Crater Lake, located in Oregon, is the deepest lake in the nation. This beautiful lake has sapphire-colored, clear blue water, dramatic cliffs and the scenic Wizard Island.
Crater Lake Formation
Our visit was brief, beginning with a stop at the visitor center where we got a refresher on the origin and details of the 1,932-foot deep, five-mile diameter body of water. Its formation goes back almost 450,000 years ago through 400,000 years of volcanic eruptions required to form for 12,000-foot Mount Mazama, the mountain in whose crater the lake lies. These eruptions climaxed in a massive blowout a mere 7,000 years ago, when an eruption that was 100 times more powerful than that of Mt. St. Helens, expelled massive quantities of lava that left a huge empty chamber. Subsequent smaller eruptions added enough weight over the chamber to cause a collapse. It is in this caldera that several millennia of rain and snow (an average of about 42 feet per year) filled the lake. Subsequent underwater eruptions then formed Wizard Island inside the crater. Erosion then honed the cliffs, some of which rise up to 2,000 feet above the lake’s surface.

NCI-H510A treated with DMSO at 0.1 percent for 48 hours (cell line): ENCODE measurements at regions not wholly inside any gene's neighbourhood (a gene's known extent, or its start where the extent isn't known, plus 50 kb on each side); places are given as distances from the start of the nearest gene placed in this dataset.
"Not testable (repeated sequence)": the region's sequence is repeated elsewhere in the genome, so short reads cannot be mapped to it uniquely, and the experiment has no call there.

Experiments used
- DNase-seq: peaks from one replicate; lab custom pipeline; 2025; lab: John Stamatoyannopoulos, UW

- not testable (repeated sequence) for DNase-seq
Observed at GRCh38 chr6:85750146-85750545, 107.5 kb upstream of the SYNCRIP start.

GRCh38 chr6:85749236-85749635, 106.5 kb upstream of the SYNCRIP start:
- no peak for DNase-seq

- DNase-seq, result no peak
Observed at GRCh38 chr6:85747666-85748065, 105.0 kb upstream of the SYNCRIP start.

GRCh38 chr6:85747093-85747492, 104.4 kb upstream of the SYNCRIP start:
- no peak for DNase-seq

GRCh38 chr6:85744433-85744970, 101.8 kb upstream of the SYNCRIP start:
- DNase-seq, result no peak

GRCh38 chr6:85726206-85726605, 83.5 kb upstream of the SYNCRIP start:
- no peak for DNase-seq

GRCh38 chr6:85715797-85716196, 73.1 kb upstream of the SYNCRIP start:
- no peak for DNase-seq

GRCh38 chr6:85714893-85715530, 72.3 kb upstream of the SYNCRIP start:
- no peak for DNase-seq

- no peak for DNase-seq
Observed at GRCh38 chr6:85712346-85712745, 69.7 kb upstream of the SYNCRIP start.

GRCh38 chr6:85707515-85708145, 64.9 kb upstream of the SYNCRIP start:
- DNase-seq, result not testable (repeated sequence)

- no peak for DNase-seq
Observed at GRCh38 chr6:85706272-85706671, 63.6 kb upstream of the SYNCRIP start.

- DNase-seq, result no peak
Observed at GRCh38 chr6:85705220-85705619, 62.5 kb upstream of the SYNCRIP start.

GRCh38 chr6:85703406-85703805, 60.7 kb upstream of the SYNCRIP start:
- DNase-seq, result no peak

That, of course, is the current Crater Lake. Rain and snow continue to drop more water into the lake than evaporation removes, water and wind continue to erode the cliffs and of course, the Cascade Range is still very geographically active. Another major eruption or earthquake could dramatically alter the crater and its lake or even breech the underground dike that holds the water in the caldera. Only time will tell how the crater fares over the next several millennia.
A Short Hike Enhances the Beauty
We confined our lake visit to the western side of the rim. We did not take the road or trails down to the lake’s surface where visitors can take one of the sightseeing boats that ply the lake. Our rim-side views of the lake were from three view points (Rim Village, North Junction and Watchman Overlooks) and from the fire view tower atop the 8,013-foot Watchman Peak. The short, well-graded, 1.6-mile round-trip trail climbs 420 feet to provide 360-degree views, including the most dramatic—directly over Wizard Island to the lake’s eastern shore.
Absolutely beautiful and well worth a stop if you are in the area.